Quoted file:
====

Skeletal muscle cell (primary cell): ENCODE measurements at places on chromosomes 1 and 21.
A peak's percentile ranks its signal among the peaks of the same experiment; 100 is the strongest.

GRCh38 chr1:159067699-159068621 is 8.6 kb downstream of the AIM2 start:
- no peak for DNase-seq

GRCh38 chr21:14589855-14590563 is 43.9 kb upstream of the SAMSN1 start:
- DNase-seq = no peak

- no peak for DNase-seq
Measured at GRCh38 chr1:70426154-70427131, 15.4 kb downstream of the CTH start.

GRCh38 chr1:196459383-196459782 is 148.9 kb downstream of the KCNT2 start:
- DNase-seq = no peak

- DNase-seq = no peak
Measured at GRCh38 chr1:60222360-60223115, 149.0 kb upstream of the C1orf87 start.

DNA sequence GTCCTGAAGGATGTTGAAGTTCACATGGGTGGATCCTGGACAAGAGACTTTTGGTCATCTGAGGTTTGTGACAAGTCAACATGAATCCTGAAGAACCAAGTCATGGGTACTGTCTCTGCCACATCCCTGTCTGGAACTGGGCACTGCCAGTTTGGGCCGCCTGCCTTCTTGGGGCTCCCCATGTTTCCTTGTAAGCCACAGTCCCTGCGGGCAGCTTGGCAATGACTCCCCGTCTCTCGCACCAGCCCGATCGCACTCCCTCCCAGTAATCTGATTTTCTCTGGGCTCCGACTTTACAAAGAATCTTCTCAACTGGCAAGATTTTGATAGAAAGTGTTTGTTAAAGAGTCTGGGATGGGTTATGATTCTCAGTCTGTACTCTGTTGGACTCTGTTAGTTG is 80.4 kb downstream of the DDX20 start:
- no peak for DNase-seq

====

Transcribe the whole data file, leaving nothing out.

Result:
Skeletal muscle cell (primary cell): ENCODE measurements at places on chromosomes 1 and 21.
A peak's percentile ranks its signal among the peaks of the same experiment; 100 is the strongest.

GRCh38 chr1:159067699-159068621 is 8.6 kb downstream of the AIM2 start:
- no peak for DNase-seq

GRCh38 chr21:14589855-14590563 is 43.9 kb upstream of the SAMSN1 start:
- DNase-seq = no peak

- no peak for DNase-seq
Measured at GRCh38 chr1:70426154-70427131, 15.4 kb downstream of the CTH start.

GRCh38 chr1:196459383-196459782 is 148.9 kb downstream of the KCNT2 start:
- DNase-seq = no peak

- DNase-seq = no peak
Measured at GRCh38 chr1:60222360-60223115, 149.0 kb upstream of the C1orf87 start.

DNA sequence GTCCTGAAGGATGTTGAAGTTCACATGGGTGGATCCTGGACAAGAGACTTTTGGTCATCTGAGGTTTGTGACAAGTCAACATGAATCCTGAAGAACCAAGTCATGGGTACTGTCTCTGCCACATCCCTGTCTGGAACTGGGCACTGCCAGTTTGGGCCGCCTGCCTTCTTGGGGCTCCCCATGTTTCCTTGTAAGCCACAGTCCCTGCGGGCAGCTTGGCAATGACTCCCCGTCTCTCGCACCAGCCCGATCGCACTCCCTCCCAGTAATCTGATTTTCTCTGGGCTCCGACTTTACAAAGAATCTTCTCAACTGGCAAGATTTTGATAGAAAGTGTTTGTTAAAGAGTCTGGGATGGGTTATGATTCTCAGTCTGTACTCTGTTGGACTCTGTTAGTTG is 80.4 kb downstream of the DDX20 start:
- no peak for DNase-seq